dc.description.abstractAdvanced materials are internationally recognized as a foundation for new capabilities, tools, and technologies that meet urgent societal needs including clean energy, human welfare, and national security [1]. They are also recognized to be very costly to develop and slow to become commercially available, often requiring decades of research before entering the market. “Advanced materials” broadly describes innovative materials that have atypical sizes, microstructures, deformation mechanisms, and/or material responses. These atypical characteristics enable major, previously impossible technological breakthroughs, yet the previously unknown simultaneously presents new challenges to overcome in developing and certifying those technologies. To accelerate the deployment of advanced materials, major advancements in modeling and characterizing advanced materials are needed to accelerate our ability to understand and predict their behaviors. This dissertation presents the need for, challenges of, and solutions to adapting modern X-ray diffraction experiments to elucidate the micromechanics of a subclass of advanced materials called shape memory alloys (SMAs). In particular, the previously established far-field and near-field High-Energy Diffraction Microscopy (ff-HEDM and nf-HEDM) classes of 3D X-Ray Diffraction (3DXRD) techniques and microcomputed tomography (μCT) are advanced to create new abilities to study martensitic transformations and twin reorganization in SMAs. Additionally, a recently developed technique called Dark-Field X-Ray Microscopy (DFXM), which pushes the boundaries on the length scales accessible to non-destructively evaluate crystalline materials from microns to nanometers, is used to study SMAs for the first time. This dissertation begins with an introduction to SMAs and HEDM (Chapter 1), followed by a study that illustrates the need for more complicated micromechanical modeling and associated experimental verification data sets (Chapter 2), and then goes on to report on four X-ray diffraction experiments on SMAs, where each experiment contains one or more novel approaches to experimental planning and data analysis (Chapters 3-6). The first experiment (Chapter 3) discusses the challenges presented by the martensite phase in analyzing 3DXRD data sets for SMAs, which make analyzing the data with the traditional techniques extremely difficult or impossible. In general, these challenges may arise with any multiphase material system, especially where the crystallographic system of one or more of the phases is low symmetry (e.g., monoclinic, orthorhombic, etc.). The technique advancement used to address these challenges is to analyze the data using a forward model algorithmic approach, where the diffraction patterns of virtual microstructures are simulated and compared with the experimental diffraction patterns. In this application, the virtual microstructures are limited to those that are theoretically possible according to the Crystallographic Theory of Martensite (CTM) (also called the Phenomenological Theory of Martensite), and a work flow for the algorithmic approach is presented so that more sophisticated micromechanical models can be implemented in the future. We show that this approach is successful in identifying martensite orientations in three single crystal data sets, even when the single crystals have engineering-grade microstructure features that violate the underlying assumptions of the CTM (i.e., have precipitates, inclusions, elastic strain, subgrains, R-phase, plasticity, and are not infinite plates). We also use this implementation of the forward-model algorithm to show that the application of the widely accepted maximum transformation work criterion needs to be modified for cases where SMAs violate the assumptions of the CTM. The second experiment (Chapter 4) presents a study where we elucidate load-induced twin rearrangement, a reversible deformation mechanism by which materials can accommodate large loads and deformations without damage through reversible rearrangements of crystallographic twins. In this in situ experiment, we use a suite of X-ray measurement probes, nf-HEDM, ff-HEDM, μCT, as well as digital image correlation (DIC). The different types of data collected are then correlated, resulting in a more complete understanding of the micromechanics as well as a variety of ways to convey both quantitative and qualitative information. We also present several data analysis techniques for the first time, including a procedure to measure subgrain-scale lattice rotation and elastic lattice strain correlations, a method to distinguish different types of regions in nf-HEDM reconstructions using confidence thresholding, and the first-ever nf-HEDM reconstruction of a monoclinic material, demonstrating the utility of nf-HEDM even for very low crystal symmetries. We show that a specific sequence of twin rearrangement micromechanisms occurs inside macroscopic deformation bands as they propagate through the microstructure, and we show that the strain localization inside these bands causes the lattice to curve by up to 15°, which has important implications on elastic strain, resolved shear stress, and maximizing the twin rearrangement. In the third experiment (Chapter 5), we use nf-HEDM and μCT to study a phenomenon wherein both low-angle and special high-angle grain boundaries appear inside austenite grains in SMAs as a result of load-biased thermal cycling (LBTC). LBTC is what happens to SMAs in most actuation applications, including several aeronautical applications that are either already on the commercial market or are in development. We use nf-HEDM and μCT to quantify the emergence of low- and high-angle grain boundaries through bulk single crystals during LBTC, providing both boundary angle histograms and 3D EBSD-like reconstructions of the gage volume at high temperature, under two different load biases. The emergence of low-angle grain boundaries is the effect of plasticity developed during the forward and reverse transformation processes. The emergence of high-angle grain boundaries is thought to be an effect of deformation twinning, which causes them to have Σ-boundaries, or coincident site lattice (CSL) boundaries, with the surrounding grain. Both low-angle and high-angle grain boundaries will have a significant effect on the functional fatigue and overall performance of the SMA actuator. In the fourth experiment (Chapter 6), we use DFXM to study intragranular elastic lattice strain and orientation fields in the austenite phase in SMAs during thermal cycling with a spatial resolution of 100 nm. The results indicate that the austenite undergoes a long-range lattice rotation away from the transformation front, and that the transformation front is preceded by a large compressive strain. We also show that the regions of the austenite crystal that transform earliest are those surrounding microstructure features (i.e., precipitates and inclusions) as well as one of the free surfaces, and these regions are consistently the first to transform and reverse transform cycle-to-cycle. This experiment is the first-ever DFXM experiment on SMAs, and this chapter demonstrates the utility of this technique in studying embedded interfaces in SMAs and other advanced materials in situ due to its high spatial, orientation, and strain resolutions. The dissertation is concluded in Chapter 7, where the technique and the microstructure mechanics advancements from each of the preceding chapters are summarized. Chapter 7 also discusses open areas of research with regards to each of the experiments, as well as a general outlook on the subject of using in 3D in situ X-ray techniques to studying advanced material systems.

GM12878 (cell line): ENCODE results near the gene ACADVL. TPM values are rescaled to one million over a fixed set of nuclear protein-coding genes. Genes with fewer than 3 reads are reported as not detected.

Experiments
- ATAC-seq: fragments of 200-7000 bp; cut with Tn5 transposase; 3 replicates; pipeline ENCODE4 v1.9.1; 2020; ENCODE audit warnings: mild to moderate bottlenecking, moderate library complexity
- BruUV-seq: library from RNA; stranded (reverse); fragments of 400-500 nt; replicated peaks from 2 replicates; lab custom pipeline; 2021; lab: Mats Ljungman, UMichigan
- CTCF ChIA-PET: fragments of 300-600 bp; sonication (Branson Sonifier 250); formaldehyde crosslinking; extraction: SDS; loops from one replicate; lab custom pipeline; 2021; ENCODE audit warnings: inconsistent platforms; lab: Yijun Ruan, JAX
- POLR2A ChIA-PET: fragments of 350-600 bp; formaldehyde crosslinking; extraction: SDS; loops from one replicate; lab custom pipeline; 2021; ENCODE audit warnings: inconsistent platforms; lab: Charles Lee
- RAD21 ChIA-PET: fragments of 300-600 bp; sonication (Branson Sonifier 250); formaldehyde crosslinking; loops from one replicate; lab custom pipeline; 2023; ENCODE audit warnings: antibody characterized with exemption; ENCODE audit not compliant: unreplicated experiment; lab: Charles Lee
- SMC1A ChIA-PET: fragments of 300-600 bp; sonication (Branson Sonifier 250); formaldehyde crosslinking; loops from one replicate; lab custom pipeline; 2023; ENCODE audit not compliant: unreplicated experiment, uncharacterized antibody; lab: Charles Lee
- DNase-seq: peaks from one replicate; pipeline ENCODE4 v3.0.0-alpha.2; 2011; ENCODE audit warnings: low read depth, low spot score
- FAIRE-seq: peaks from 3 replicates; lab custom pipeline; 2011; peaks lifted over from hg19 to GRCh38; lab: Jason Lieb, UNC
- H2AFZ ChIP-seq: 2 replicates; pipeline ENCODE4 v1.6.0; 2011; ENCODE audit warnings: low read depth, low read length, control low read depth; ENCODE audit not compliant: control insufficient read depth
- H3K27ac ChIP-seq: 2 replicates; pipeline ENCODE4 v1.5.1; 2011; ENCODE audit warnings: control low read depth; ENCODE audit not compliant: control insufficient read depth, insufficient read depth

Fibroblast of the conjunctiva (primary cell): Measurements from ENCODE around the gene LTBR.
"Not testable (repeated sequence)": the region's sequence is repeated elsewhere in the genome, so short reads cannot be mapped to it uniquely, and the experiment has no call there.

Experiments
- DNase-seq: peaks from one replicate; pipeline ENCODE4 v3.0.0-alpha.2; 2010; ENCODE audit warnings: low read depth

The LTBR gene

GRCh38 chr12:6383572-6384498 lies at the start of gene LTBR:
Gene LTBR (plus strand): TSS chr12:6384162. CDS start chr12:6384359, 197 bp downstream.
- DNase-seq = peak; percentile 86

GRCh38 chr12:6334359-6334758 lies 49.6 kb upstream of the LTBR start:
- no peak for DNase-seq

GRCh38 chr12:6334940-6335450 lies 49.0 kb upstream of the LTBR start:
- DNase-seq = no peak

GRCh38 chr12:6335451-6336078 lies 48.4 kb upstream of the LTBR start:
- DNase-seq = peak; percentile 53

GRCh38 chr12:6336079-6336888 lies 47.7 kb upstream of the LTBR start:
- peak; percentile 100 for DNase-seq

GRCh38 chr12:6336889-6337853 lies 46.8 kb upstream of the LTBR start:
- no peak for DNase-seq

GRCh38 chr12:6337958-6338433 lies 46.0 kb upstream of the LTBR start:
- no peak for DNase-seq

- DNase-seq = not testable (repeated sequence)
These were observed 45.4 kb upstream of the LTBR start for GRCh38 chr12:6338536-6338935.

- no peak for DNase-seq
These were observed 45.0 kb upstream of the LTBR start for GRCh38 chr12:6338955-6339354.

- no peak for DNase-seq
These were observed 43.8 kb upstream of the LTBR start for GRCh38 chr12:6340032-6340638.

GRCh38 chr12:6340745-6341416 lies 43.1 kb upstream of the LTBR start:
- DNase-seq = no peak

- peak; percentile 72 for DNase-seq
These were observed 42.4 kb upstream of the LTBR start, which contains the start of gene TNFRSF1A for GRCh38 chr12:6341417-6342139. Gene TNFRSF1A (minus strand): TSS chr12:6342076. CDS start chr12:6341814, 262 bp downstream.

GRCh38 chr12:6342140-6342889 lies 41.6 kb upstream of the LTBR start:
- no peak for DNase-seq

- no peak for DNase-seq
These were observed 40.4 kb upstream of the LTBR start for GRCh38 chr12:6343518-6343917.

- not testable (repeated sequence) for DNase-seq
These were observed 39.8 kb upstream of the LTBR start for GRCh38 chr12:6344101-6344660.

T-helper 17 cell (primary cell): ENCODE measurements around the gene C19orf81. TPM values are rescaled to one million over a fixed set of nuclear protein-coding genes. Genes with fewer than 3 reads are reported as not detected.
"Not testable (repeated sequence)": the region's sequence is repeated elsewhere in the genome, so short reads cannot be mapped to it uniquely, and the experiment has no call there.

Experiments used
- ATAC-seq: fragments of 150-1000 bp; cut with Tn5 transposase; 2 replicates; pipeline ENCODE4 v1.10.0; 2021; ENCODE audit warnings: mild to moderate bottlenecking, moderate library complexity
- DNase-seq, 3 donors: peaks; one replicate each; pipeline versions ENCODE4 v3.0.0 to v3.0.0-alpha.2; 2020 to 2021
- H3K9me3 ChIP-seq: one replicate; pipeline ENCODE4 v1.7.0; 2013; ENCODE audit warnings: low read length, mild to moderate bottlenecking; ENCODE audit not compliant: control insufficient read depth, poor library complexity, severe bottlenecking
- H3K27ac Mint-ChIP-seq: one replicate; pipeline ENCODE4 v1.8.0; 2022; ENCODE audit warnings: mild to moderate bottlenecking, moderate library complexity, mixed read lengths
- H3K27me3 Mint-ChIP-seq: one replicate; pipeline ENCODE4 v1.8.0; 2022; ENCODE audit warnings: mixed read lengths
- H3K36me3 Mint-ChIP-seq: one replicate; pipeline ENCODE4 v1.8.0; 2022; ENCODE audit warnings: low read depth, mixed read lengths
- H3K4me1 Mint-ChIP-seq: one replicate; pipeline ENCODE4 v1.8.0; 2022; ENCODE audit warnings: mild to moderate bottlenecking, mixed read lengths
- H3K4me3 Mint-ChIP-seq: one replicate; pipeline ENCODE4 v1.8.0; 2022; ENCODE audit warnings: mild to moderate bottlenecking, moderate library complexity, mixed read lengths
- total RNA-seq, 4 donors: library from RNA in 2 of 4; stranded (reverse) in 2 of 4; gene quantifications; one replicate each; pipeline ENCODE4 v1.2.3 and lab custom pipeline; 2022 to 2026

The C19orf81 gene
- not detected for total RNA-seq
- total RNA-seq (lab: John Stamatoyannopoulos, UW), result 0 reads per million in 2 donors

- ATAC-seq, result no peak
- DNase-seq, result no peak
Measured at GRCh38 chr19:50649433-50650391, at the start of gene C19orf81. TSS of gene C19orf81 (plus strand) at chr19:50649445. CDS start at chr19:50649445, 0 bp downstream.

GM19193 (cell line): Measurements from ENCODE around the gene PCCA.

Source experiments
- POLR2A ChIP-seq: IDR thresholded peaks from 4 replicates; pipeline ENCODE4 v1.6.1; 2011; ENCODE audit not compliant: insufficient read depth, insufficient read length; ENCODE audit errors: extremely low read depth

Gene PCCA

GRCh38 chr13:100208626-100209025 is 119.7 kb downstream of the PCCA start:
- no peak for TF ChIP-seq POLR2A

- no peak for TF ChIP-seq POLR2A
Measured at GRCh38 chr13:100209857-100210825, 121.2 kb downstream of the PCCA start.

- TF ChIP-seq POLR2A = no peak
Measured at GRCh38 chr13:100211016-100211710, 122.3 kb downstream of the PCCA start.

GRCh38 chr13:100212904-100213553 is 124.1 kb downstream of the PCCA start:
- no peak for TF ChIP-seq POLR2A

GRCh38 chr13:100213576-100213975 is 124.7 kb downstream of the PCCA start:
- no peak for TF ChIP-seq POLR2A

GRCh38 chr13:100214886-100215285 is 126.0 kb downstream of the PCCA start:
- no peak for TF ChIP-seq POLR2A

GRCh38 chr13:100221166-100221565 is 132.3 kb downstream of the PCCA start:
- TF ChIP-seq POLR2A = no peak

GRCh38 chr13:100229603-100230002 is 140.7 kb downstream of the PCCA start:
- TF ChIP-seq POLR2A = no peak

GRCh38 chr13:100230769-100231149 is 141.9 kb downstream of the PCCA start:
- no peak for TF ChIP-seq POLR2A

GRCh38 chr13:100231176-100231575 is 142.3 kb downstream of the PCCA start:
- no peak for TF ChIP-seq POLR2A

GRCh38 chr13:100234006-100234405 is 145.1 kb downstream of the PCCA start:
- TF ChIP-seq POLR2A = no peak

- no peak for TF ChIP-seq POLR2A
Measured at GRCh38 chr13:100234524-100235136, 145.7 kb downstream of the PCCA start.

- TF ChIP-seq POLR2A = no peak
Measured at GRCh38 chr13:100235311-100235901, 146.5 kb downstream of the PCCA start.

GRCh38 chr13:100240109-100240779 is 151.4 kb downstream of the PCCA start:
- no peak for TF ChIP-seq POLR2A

dc.format.mediumborn digital
dc.format.mediumdoctoral dissertations
dc.languageEnglish
dc.language.isoeng
dc.publisherColorado School of Mines. Arthur Lakes Library
dc.relation.ispartof2018 - Mines Theses & Dissertations
dc.rightsCopyright of the original work is retained by the author.
dc.subjectmartensite
dc.subjectphase transformation
dc.subjectx-ray diffraction
dc.subjectnickel-titanium
dc.subjecthigh energy diffraction microscopy
dc.subjectshape memory alloys
dc.titleElucidating deformation mechanisms in shape memory alloys using 3D X-ray diffraction
dc.typeText
dc.contributor.committeememberClarke, Amy
dc.contributor.committeememberKappes, Branden Bernard
dc.contributor.committeememberDeCaluwe, Steven C.
thesis.degree.nameDoctor of Philosophy (Ph.D.)
thesis.degree.levelDoctoral
thesis.degree.disciplineMechanical Engineering
thesis.degree.grantorColorado School of Mines